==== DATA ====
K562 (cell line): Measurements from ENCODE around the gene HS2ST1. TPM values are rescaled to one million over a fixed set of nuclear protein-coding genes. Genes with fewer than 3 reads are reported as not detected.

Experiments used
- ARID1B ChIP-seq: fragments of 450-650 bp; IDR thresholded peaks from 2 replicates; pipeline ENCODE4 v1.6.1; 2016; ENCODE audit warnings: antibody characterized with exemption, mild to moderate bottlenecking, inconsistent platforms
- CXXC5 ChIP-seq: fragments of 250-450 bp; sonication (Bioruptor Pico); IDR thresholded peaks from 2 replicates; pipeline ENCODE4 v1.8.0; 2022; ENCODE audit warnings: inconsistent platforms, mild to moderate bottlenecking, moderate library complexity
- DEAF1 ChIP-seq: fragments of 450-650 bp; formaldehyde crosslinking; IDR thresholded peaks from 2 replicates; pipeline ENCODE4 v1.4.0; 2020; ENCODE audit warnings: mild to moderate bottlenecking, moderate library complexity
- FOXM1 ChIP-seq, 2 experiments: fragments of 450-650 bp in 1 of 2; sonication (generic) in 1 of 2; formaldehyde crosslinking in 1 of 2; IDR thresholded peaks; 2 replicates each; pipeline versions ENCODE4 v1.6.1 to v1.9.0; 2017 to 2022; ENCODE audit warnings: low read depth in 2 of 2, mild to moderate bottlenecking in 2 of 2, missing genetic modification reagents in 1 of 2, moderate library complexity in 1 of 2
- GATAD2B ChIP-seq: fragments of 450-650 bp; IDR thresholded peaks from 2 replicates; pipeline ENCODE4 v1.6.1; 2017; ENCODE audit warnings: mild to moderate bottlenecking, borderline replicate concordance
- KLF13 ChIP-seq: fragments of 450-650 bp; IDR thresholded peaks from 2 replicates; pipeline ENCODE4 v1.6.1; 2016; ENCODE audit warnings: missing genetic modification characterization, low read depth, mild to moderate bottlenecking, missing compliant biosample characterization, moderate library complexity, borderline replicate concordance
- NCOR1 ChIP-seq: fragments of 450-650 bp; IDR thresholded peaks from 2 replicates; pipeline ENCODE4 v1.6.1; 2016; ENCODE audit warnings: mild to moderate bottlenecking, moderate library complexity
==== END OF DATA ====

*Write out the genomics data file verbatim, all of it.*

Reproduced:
K562 (cell line): Measurements from ENCODE around the gene HS2ST1. TPM values are rescaled to one million over a fixed set of nuclear protein-coding genes. Genes with fewer than 3 reads are reported as not detected.

Experiments used
- ARID1B ChIP-seq: fragments of 450-650 bp; IDR thresholded peaks from 2 replicates; pipeline ENCODE4 v1.6.1; 2016; ENCODE audit warnings: antibody characterized with exemption, mild to moderate bottlenecking, inconsistent platforms
- CXXC5 ChIP-seq: fragments of 250-450 bp; sonication (Bioruptor Pico); IDR thresholded peaks from 2 replicates; pipeline ENCODE4 v1.8.0; 2022; ENCODE audit warnings: inconsistent platforms, mild to moderate bottlenecking, moderate library complexity
- DEAF1 ChIP-seq: fragments of 450-650 bp; formaldehyde crosslinking; IDR thresholded peaks from 2 replicates; pipeline ENCODE4 v1.4.0; 2020; ENCODE audit warnings: mild to moderate bottlenecking, moderate library complexity
- FOXM1 ChIP-seq, 2 experiments: fragments of 450-650 bp in 1 of 2; sonication (generic) in 1 of 2; formaldehyde crosslinking in 1 of 2; IDR thresholded peaks; 2 replicates each; pipeline versions ENCODE4 v1.6.1 to v1.9.0; 2017 to 2022; ENCODE audit warnings: low read depth in 2 of 2, mild to moderate bottlenecking in 2 of 2, missing genetic modification reagents in 1 of 2, moderate library complexity in 1 of 2
- GATAD2B ChIP-seq: fragments of 450-650 bp; IDR thresholded peaks from 2 replicates; pipeline ENCODE4 v1.6.1; 2017; ENCODE audit warnings: mild to moderate bottlenecking, borderline replicate concordance
- KLF13 ChIP-seq: fragments of 450-650 bp; IDR thresholded peaks from 2 replicates; pipeline ENCODE4 v1.6.1; 2016; ENCODE audit warnings: missing genetic modification characterization, low read depth, mild to moderate bottlenecking, missing compliant biosample characterization, moderate library complexity, borderline replicate concordance
- NCOR1 ChIP-seq: fragments of 450-650 bp; IDR thresholded peaks from 2 replicates; pipeline ENCODE4 v1.6.1; 2016; ENCODE audit warnings: mild to moderate bottlenecking, moderate library complexity